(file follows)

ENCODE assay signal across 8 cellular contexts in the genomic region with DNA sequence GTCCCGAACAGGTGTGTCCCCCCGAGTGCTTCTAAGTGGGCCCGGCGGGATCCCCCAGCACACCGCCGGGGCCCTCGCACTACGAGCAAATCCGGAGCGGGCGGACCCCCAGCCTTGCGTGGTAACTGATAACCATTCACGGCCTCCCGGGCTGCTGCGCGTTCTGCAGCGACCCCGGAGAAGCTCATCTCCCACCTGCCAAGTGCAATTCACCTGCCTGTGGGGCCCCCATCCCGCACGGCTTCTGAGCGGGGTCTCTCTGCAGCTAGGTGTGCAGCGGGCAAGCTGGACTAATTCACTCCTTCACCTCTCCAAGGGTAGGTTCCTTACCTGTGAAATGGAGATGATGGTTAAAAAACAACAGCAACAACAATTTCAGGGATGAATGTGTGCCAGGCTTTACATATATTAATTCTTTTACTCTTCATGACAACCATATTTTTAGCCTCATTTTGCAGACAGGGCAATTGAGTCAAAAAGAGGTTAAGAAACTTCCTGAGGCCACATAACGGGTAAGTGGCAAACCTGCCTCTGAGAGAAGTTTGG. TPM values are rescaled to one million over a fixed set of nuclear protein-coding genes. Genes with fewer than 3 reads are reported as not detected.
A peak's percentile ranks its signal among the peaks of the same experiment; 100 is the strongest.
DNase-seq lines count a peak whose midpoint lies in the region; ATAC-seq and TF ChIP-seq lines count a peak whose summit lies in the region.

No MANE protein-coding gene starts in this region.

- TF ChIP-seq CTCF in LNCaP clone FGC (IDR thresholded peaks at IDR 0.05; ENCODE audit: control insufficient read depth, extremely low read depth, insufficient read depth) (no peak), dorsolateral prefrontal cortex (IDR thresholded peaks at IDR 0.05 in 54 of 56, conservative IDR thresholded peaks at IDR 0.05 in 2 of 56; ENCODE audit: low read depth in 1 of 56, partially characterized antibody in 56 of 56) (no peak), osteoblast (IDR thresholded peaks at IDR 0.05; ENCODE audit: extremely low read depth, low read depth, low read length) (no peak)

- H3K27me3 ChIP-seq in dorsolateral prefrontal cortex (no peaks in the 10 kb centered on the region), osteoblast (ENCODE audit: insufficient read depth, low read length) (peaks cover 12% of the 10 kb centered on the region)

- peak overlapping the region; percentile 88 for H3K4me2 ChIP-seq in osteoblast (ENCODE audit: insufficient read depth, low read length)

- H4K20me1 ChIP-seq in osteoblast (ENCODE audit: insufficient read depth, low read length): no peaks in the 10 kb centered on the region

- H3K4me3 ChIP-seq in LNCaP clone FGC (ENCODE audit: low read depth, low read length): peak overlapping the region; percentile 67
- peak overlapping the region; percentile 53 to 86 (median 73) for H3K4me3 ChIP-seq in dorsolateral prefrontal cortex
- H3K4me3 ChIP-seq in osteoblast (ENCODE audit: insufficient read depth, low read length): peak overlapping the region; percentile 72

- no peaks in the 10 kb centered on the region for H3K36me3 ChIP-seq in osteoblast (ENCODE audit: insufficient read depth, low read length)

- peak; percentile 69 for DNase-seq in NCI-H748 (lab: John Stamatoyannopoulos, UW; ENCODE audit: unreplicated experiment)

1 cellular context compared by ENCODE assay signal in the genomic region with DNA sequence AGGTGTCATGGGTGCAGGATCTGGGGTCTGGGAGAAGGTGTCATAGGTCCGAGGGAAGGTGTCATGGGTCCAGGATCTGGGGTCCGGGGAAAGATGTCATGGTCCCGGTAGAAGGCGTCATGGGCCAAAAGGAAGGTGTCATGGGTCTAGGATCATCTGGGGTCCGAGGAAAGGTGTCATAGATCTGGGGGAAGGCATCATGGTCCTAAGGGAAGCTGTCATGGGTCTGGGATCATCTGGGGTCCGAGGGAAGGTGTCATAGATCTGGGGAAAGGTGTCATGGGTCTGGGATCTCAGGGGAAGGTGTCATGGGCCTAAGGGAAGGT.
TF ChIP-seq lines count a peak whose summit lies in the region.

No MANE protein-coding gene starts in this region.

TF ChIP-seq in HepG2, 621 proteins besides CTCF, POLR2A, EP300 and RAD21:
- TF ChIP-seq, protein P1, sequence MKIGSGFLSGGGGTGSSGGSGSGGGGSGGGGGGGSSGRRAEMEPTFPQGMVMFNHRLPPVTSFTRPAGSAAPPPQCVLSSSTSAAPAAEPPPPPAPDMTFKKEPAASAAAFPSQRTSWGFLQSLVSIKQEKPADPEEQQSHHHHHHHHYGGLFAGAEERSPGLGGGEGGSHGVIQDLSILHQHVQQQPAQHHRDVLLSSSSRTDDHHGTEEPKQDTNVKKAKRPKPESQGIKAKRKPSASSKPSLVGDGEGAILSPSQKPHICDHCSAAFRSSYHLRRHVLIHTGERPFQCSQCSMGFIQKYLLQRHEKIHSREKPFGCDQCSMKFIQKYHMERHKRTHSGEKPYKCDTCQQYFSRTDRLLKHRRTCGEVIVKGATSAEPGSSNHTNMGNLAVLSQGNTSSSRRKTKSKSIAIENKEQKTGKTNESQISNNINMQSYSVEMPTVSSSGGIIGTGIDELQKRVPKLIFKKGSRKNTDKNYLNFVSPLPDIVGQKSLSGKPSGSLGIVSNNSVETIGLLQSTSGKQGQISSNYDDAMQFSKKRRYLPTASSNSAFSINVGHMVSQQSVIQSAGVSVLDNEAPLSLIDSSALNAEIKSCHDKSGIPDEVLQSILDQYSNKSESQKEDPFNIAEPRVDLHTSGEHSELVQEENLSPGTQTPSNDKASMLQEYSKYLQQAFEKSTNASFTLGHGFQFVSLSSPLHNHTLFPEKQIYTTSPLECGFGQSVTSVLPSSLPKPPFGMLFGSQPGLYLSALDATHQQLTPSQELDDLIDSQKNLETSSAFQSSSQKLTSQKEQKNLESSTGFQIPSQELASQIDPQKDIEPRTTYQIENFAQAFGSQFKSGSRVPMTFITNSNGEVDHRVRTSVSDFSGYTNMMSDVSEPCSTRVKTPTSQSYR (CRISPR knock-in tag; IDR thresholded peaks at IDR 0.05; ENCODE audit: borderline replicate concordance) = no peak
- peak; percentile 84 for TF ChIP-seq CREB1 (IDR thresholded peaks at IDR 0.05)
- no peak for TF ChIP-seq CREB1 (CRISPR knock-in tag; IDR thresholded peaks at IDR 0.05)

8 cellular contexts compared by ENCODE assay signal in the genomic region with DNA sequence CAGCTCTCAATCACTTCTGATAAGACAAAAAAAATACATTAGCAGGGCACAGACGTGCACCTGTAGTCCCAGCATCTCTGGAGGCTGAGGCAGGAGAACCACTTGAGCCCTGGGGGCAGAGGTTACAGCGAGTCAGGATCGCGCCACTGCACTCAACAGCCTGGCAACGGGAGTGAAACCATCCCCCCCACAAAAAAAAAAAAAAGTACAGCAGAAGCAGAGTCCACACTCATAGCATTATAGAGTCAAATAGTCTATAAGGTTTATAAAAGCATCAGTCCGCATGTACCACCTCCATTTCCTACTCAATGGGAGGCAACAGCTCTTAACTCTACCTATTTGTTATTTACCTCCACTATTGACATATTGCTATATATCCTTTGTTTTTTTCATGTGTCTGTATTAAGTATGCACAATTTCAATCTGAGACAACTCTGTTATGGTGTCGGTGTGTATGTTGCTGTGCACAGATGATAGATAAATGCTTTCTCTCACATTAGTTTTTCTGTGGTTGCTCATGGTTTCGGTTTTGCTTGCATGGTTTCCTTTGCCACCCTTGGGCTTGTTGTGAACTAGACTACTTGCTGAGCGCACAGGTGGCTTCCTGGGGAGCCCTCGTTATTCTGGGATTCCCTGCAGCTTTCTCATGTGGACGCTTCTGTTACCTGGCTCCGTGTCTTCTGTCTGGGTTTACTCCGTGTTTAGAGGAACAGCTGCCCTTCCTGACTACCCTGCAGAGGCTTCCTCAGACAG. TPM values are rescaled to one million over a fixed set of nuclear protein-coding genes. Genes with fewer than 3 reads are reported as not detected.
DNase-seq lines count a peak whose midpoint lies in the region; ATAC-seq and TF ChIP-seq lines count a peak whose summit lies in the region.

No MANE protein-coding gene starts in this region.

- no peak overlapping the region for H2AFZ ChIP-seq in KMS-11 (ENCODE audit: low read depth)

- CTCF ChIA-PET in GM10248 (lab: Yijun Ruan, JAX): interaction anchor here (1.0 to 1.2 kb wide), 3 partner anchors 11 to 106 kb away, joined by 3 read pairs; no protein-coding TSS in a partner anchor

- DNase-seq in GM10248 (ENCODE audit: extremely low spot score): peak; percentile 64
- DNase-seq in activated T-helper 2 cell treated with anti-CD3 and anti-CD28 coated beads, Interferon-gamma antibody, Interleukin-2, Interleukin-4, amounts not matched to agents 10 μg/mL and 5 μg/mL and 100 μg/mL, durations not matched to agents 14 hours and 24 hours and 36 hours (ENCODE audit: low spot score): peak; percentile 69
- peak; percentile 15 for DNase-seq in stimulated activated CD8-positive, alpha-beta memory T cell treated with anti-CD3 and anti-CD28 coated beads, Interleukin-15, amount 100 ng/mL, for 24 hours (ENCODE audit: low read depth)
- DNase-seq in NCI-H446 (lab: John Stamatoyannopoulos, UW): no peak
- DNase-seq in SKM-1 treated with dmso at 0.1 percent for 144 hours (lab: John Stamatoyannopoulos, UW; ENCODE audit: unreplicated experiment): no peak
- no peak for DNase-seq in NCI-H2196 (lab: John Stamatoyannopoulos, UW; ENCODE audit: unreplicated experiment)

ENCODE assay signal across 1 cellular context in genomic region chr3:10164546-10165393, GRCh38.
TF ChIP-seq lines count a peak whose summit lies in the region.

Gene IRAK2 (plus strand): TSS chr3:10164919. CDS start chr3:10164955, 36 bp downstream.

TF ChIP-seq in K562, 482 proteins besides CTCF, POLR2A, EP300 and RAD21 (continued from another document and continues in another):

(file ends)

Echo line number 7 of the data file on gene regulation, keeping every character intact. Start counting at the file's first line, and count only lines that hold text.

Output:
- peak overlapping the region; percentile 88 for H3K4me2 ChIP-seq in osteoblast (ENCODE audit: insufficient read depth, low read length)